Yes. If your landlord has changed your locks for owing rent, you have the right to get back into the property just by asking. The landlord must give you a key even if you have not paid the rent that you owe. 

Are there days when my landlord cannot legally change my locks if I owe rent?

Yes. Your landlord may not change your locks unless the landlord or landlord’s agent is available to accept your rent the day the locks are changed and the day before.

No. That would be a violation of the Texas Property Code.

If my landlord has changed my locks, can my landlord also prevent me from entering common areas in my residential property, like the pool or community area?

No. That would be a violation of the Texas Property Code.

Can my landlord change the locks when my family or I are inside the property?

No. If a legal occupant is in the property, the landlord may not change the locks. Also, a landlord may not change the locks for owing rent more than once during a rental pay period. 

My landlord won’t give me a key or let me into my property. What can I do?

First, you must be authorized by written or oral lease to live at the property.

If your landlord refuses to allow you entry to your property, you can request an order from a Justice Court allowing you to get back into your property. That order is called a Writ of Re-Entry. The sworn request for this order is called a Request for a Writ of Re-Entry, and you must file it with the Justice Court in the precinct where your property is located. Once you file it, you will then state the facts of the unlawful lockout under oath to the judge.

If the judge reasonably believes that your landlord unlawfully locked you out of your property, the judge can issue a Writ of Re-Entry, which is a piece of paper that orders you to get immediate access to your property. The Writ of Re-Entry is served on the landlord by a sheriff or constable, and they may use reasonable force to enforce the Writ.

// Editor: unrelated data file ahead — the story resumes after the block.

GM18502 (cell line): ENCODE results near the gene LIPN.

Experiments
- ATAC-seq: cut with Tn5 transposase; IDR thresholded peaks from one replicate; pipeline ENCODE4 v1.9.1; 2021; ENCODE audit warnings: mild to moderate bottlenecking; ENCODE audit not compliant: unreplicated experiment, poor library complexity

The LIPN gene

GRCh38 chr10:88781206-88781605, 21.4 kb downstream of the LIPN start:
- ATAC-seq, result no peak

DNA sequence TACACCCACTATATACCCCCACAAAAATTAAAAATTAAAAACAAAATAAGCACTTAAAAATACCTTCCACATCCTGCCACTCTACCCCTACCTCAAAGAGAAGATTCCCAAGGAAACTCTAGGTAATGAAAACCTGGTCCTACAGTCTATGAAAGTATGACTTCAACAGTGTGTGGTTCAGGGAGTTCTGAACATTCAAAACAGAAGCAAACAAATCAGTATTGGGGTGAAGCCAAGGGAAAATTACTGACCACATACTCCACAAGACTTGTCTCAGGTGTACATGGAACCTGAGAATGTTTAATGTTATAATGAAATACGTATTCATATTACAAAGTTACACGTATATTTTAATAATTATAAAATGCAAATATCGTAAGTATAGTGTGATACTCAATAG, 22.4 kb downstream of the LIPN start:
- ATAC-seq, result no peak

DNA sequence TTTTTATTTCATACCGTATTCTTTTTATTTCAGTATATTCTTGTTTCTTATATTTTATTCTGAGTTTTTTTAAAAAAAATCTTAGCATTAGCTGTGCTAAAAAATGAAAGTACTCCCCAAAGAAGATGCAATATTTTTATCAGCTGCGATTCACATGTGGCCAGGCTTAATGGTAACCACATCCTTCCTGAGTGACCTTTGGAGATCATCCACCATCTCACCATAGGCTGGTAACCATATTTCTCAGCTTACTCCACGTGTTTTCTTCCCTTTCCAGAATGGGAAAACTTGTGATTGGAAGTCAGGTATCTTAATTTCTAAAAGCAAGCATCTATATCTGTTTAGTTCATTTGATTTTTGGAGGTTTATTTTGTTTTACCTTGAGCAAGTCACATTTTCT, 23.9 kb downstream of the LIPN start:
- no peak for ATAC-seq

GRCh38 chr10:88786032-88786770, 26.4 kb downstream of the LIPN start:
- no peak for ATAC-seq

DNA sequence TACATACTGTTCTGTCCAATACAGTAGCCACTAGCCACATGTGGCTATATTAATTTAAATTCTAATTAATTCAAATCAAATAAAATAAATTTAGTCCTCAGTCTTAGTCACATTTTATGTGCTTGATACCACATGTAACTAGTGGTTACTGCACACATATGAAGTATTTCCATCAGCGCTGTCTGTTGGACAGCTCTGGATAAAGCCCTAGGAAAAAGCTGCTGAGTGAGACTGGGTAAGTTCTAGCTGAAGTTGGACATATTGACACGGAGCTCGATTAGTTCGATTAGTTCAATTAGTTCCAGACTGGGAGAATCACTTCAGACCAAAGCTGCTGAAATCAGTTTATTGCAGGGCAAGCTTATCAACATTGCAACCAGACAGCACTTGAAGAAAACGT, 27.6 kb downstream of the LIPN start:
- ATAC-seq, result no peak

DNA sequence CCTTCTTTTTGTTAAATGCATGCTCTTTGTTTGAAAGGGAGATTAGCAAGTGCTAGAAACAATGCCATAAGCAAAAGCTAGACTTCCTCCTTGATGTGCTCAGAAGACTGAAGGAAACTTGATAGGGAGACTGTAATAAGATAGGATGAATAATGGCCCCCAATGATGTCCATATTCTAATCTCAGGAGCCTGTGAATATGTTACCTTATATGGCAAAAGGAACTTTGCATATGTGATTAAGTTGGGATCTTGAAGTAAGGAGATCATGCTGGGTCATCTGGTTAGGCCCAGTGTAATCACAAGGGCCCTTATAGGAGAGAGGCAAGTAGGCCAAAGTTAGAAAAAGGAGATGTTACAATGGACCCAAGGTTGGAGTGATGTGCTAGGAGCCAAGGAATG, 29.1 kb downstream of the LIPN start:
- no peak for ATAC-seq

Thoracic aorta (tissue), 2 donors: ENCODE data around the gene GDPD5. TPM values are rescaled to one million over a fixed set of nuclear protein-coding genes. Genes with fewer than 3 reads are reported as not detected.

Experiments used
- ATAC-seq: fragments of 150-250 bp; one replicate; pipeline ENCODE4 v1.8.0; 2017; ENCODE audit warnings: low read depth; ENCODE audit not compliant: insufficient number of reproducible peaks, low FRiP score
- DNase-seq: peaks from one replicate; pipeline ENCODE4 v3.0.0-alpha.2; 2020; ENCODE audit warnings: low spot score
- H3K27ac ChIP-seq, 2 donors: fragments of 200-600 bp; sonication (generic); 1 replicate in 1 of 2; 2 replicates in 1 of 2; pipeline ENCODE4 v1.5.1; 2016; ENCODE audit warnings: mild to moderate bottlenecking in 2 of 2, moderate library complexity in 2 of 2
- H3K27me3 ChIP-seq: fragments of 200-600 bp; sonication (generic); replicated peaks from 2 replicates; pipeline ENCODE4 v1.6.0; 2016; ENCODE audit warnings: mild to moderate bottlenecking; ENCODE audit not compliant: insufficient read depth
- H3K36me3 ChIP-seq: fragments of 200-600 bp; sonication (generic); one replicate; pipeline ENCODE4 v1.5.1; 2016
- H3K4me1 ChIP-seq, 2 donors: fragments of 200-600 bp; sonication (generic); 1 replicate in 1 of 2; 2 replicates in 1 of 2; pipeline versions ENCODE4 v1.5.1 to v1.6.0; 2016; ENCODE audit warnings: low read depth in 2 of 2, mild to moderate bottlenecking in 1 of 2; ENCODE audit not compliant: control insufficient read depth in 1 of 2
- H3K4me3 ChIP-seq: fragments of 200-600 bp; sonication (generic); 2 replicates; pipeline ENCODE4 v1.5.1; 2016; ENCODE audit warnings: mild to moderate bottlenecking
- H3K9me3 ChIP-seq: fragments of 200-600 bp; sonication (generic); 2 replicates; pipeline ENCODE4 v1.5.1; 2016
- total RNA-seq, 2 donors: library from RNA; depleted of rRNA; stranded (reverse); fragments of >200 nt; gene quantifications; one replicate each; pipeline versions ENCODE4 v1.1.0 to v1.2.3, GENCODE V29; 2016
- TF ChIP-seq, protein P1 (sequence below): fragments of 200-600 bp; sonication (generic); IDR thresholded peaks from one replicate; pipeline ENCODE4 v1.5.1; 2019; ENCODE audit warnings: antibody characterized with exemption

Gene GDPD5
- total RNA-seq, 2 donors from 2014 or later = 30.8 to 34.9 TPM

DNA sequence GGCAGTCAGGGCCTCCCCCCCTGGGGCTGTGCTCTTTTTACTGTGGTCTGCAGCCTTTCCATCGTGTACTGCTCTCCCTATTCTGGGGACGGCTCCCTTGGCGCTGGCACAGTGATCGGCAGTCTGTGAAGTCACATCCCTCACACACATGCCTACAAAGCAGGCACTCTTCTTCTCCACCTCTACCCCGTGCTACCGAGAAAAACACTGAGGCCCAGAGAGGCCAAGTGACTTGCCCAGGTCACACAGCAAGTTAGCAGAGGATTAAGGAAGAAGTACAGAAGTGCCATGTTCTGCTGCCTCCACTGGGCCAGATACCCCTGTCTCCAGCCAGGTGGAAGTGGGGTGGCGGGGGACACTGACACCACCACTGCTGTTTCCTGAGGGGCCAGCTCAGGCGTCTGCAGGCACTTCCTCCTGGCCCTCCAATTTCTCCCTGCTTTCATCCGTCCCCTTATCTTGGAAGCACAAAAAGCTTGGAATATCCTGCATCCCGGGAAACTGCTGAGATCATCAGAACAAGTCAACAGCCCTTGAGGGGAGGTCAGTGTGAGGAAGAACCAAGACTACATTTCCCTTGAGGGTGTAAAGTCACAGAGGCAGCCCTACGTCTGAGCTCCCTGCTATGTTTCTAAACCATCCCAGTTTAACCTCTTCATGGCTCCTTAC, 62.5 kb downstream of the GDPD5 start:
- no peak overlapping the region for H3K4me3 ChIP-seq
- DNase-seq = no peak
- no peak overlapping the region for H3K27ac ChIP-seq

The landlord can request a hearing on the lockout within 8 days after you gain re-entry. The hearing will be held within a week after the landlord’s request for a hearing. Check your mail, email, and voicemail to find out if there is a hearing so you don’t miss it.

What about damages for my landlord failing to follow the law with regard to lockouts?

If your landlord violates the law regarding the lockout—for example, illegally locked you out, locked you out without given you any notices, or locked you out on the wrong day—you can sue your landlord for:

  • a civil penalty of one month’s rent plus $1,000
  • your actual damages
  • your court costs; and
  • reasonable attorneys’ fees
  • less any rent or other sums you owe.

If your landlord refuses to give you a key after locking you out, your landlord could be liable for an additional one month’s rent.

Can my landlord evict me if my landlord illegally locked me out for owing rent?

Yes. While you may have claims against your landlord for damages as a result of an illegal lockout, you could still be evicted for nonpayment of rent.

Are there any forms I can use?

The Texas Justice Court Training Center has forms you can use to ask the court to let you back in your home or to let you get your belongings. All forms below are in Microsoft Word format.

Writ of Re-Entry - A Writ of Re-Entry lets you return to your home when you have been wrongfully locked out.

Writ of Retrieval - A Writ of Retrieval lets you back in the home to retrieve any personal property you left behind. It does not give you the right to move back in.

More Information

For additional reading, view Texas RioGrande Legal Aid's Lockout FAQ.

You can also go to the Austin Tenants Council's website for more information on Texas lockout rules. The Austin Tenants' Council serves the Austin, Texas, area, but its web site has useful information for all Texas residents.